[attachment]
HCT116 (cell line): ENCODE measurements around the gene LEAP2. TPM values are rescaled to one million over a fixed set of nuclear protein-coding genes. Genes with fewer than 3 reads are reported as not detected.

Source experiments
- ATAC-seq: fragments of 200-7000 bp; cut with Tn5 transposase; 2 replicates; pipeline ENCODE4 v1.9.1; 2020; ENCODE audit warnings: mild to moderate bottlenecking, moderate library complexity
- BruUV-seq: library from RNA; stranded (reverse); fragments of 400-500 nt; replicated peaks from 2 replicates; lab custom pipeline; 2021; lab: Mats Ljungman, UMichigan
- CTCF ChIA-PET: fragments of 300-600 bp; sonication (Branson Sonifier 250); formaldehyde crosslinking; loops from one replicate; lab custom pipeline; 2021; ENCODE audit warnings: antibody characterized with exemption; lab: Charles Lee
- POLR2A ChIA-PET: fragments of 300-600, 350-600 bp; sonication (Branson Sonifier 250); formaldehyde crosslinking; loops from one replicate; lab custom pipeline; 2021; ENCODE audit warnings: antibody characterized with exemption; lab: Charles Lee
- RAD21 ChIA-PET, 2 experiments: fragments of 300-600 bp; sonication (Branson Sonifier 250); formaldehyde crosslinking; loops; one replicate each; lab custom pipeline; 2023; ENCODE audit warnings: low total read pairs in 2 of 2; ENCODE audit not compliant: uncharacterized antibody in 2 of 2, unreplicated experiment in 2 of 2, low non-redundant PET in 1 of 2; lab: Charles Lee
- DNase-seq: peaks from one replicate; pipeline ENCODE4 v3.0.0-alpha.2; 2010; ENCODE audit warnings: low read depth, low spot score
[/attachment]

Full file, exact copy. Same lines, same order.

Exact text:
HCT116 (cell line): ENCODE measurements around the gene LEAP2. TPM values are rescaled to one million over a fixed set of nuclear protein-coding genes. Genes with fewer than 3 reads are reported as not detected.

Source experiments
- ATAC-seq: fragments of 200-7000 bp; cut with Tn5 transposase; 2 replicates; pipeline ENCODE4 v1.9.1; 2020; ENCODE audit warnings: mild to moderate bottlenecking, moderate library complexity
- BruUV-seq: library from RNA; stranded (reverse); fragments of 400-500 nt; replicated peaks from 2 replicates; lab custom pipeline; 2021; lab: Mats Ljungman, UMichigan
- CTCF ChIA-PET: fragments of 300-600 bp; sonication (Branson Sonifier 250); formaldehyde crosslinking; loops from one replicate; lab custom pipeline; 2021; ENCODE audit warnings: antibody characterized with exemption; lab: Charles Lee
- POLR2A ChIA-PET: fragments of 300-600, 350-600 bp; sonication (Branson Sonifier 250); formaldehyde crosslinking; loops from one replicate; lab custom pipeline; 2021; ENCODE audit warnings: antibody characterized with exemption; lab: Charles Lee
- RAD21 ChIA-PET, 2 experiments: fragments of 300-600 bp; sonication (Branson Sonifier 250); formaldehyde crosslinking; loops; one replicate each; lab custom pipeline; 2023; ENCODE audit warnings: low total read pairs in 2 of 2; ENCODE audit not compliant: uncharacterized antibody in 2 of 2, unreplicated experiment in 2 of 2, low non-redundant PET in 1 of 2; lab: Charles Lee
- DNase-seq: peaks from one replicate; pipeline ENCODE4 v3.0.0-alpha.2; 2010; ENCODE audit warnings: low read depth, low spot score